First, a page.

Brandon Stone, a Web designer in Fort Lauderdale, Fla., was as flattered as he was peeved when he saw his photographs of a dirty alley appear as background in a "Real Time With Bill Maher" skit on HBO.

Still, the amateur photographer didn't want to undersell himself, and solicited advice online. While still debating a course of action, he received a call from an apologetic show producer who had been forwarded Stone's advice request.

They negotiated a price of $500 for the images used, "plus a little more for pain and suffering," Stone says. "They know the business. They have to be held to a higher standard. The average Joe doesn't have a team of lawyers telling him what's legal and what's not."

The producer's explanation? An intern, a lowly intern who didn't know any better, had grabbed the screen shots for the last-minute sketch.

Low-level employees were also the forces cited when stay-at-home dad Jim Griffioen's daughter appeared on Babble, an online parenting magazine. The story, about lead paint, featured a photo from Flickr of Juniper playing in front of a paint-peeling wall.

"It implied that I expose my daughter to all kinds of evils," says Griffioen, who hadn't agreed to licensing. "I'm just glad it wasn't an article about smoking pot [in front of] your kids," the subject of another Babble story.

Griffioen, as it happens, was once an intellectual property lawyer. When he unleashed his legalese, he says, staffers removed the photo.

Griffioen accepted their untrained-employee explanation -- until, he says, he started hearing from other bloggers who said they'd been wronged by the site. One woman said a photo of hers was improperly used for the magazine's inaugural issue. When she complained, the editor blamed . . . an intern.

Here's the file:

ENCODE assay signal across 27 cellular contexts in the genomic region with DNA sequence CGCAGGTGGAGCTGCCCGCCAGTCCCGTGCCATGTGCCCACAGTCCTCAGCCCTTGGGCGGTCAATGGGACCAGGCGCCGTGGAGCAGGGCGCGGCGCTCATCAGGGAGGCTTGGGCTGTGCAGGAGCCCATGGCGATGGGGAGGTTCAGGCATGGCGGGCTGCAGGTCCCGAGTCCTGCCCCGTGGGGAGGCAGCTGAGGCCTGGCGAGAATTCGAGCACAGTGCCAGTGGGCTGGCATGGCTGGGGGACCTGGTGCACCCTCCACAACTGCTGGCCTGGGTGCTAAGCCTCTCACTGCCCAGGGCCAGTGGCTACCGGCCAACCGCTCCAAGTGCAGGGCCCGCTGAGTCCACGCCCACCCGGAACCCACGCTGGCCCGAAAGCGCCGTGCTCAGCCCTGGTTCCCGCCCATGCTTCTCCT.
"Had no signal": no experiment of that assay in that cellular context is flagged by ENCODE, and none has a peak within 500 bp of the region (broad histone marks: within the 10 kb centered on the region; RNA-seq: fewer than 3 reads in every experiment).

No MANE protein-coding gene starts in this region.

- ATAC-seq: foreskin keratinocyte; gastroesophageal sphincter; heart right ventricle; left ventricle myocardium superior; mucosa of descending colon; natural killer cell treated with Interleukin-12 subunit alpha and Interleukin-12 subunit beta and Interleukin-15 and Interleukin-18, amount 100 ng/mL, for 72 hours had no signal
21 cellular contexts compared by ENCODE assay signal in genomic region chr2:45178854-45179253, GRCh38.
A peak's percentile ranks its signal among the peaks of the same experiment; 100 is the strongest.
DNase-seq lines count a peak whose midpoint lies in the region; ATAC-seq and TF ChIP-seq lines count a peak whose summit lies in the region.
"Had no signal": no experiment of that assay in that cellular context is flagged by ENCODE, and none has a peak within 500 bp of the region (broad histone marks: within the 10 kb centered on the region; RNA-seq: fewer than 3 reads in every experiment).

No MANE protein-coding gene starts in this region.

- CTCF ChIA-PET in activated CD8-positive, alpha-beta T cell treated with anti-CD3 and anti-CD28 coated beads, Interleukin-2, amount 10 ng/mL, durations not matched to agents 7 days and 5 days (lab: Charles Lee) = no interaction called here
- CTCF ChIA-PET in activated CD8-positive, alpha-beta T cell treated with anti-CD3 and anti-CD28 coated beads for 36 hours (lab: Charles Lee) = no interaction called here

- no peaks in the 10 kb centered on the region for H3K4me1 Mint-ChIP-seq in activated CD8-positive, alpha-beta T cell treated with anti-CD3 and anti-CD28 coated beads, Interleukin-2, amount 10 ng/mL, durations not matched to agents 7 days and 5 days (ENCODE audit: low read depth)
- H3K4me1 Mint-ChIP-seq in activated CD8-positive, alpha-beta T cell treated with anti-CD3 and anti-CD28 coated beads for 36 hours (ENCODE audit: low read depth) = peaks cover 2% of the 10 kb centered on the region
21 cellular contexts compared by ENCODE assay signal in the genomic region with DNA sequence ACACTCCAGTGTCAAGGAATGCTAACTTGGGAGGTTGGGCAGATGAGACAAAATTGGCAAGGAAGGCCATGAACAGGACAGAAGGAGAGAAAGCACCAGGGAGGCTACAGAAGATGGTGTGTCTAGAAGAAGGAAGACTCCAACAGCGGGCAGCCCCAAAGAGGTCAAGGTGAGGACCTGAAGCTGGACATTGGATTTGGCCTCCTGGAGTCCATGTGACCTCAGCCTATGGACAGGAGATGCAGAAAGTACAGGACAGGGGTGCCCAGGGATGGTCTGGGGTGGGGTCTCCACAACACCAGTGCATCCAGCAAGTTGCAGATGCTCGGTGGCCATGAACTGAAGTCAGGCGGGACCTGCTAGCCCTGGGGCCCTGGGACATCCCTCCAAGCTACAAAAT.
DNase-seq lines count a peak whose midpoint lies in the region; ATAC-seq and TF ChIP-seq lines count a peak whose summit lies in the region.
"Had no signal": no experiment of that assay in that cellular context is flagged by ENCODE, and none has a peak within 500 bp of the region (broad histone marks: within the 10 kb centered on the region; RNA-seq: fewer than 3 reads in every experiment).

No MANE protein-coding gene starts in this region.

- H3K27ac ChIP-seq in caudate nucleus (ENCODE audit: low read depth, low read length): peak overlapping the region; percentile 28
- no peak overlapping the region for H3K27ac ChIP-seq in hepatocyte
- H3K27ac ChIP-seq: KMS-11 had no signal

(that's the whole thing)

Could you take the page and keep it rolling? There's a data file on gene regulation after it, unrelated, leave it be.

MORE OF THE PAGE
"That is one very active intern," says Griffioen.

Babble, for its part, immediately admits wrongdoing, but says that the cases were not nearly as widespread as Griffioen implies. "There was a period of a few weeks where it happened as a pattern," says Rufus Griscom, Babble publisher. He says that one photo assistant did not understand permissible use, but that when the problem came to light, the offending photos were immediately removed and replaced with stock photography or with images from Flickr that Babble had permission to use. The photo assistant was fired, and the magazine reviewed all of its published images to make sure it had the photo rights.

What's noteworthy in each of these cases, Lessig says, "is that bloggers, a community typically associated with piracy, are rallying in support of copyright."